Frequent road-users are happy about the distinctly lower fuel price (2008: approx. 0,68 Euro/kg against 1,50 Euro/Liter) and, as opposed to the Diesel engine, the stable taxation. The dense network of filling stations, particularly in most of our neighbouring countries, make it even more attractive. Even the conversion may be worthwhile. Despite the variable expenses of natural gas operation being lower, partly because of the lower consumption, the change-over to LPG, in spite of the natural gas promotion, is more favourable. There are, e.g., conversion kits which fit into the spare-wheel housing, indeed, these are systems which have only a limited range. The same as with natural gas operation, the engine-oil stays cleaner and the spark plugs have to be replaced less frequently. Because LPG is heavier than air, there are sometimes legal restrictions concerning underground parking lots. Otherwise, although a larger additional tank does take up space, because of the very low pressure load of 5 - 15 bar, it is also relative light-weight. Only for cold-starting must there be, at least some remaining petrol on board. When searching for a suitable filling station, keep your eyes open for one that offers Liquified Petroleum Gas. One only needs little time to get used to the 80%- full stop-valve. One also need not be afraid of gas leaking out, because the gas has an odorous additive which gives it a smell, apart from that, the gas-tank is checked every ten years by the Technical Inspection Authorities (in Germany (TÜV).
There are (monovalent operation) vehicles which can only be run on gas, eg., fork-lifters. On the roads however, except for busses or taxis, most of the vehicles can switch from gas to petrol (bivalent operation). Because of the too low compression ratio when running on petrol, this type of engine has a consumption which is approx. 10% higher. Modern engines with knocking sensors can reduce this to about 2%. A common control device, or (as seen in the picture) one specially conceived for LPG operation, provides, through magnetic valves, for the vapourization and pressure reduction. The LPG, depending on intake manifold pressure, Lamda-sensor current, throttle valve position, and RPM among other things, then finds it's way to the invidual cylinder intakes.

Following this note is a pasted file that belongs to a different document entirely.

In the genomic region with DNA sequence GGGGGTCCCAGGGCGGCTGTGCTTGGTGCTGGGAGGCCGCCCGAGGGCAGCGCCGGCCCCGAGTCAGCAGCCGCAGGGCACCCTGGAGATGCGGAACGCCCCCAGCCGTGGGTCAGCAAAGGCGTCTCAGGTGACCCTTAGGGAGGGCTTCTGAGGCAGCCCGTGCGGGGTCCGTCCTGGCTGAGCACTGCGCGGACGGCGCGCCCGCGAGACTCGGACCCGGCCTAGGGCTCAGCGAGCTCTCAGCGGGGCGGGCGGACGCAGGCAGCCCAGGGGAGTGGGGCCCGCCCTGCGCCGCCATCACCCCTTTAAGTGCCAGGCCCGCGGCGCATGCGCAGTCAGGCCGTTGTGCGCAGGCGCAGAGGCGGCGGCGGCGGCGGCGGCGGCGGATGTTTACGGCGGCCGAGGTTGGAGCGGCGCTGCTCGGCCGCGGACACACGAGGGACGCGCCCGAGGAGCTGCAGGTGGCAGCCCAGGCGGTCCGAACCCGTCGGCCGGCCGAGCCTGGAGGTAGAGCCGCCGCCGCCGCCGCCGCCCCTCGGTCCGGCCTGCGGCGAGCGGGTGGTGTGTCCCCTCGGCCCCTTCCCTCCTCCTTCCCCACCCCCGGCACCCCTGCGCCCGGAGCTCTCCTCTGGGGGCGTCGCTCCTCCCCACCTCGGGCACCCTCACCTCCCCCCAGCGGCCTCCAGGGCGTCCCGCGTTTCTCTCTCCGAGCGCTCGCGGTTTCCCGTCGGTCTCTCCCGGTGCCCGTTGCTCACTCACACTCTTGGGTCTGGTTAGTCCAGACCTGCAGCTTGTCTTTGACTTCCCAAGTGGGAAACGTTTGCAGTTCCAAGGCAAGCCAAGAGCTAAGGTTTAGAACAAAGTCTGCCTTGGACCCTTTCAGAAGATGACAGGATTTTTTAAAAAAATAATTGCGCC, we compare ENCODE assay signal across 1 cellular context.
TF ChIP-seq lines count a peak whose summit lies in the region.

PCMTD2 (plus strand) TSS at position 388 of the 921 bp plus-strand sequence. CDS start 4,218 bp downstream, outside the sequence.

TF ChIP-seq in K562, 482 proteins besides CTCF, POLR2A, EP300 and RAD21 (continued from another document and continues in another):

The first refitted systems had, apart from the tank with filling connection, also the pressure reducer and the heat exchanger, which could actually only be installed in the engine compartment at that time. Then the carburettor was dismantled and a piece of intake piping with flanges and nozzles was inserted. Through an additional low-pressure connection a volume control was possible. A magnetic valve allowed the possiblity of switching it off. This system even survived the introduction of the Lambda regulation. Thereby however, the gas supply had to be regulated electronically, by means of stepper-motors. It is even possible to provide a diagnosis connection. Then finally, the time of the gas injection arrived. This was competion for the 'blow-in' technology. They are now all regulated by Lambda, but differ according to the arrangement, either central or for each specific cylinder. The latter can either work all together or, partially/fully sequential. In this case, the system then uses the signals to each individual injection valve of the petrol injection and can even cooperate with ESP, ESD and OBD. Of course there are already gas-systems for petrol direct-injection as well. 06/08
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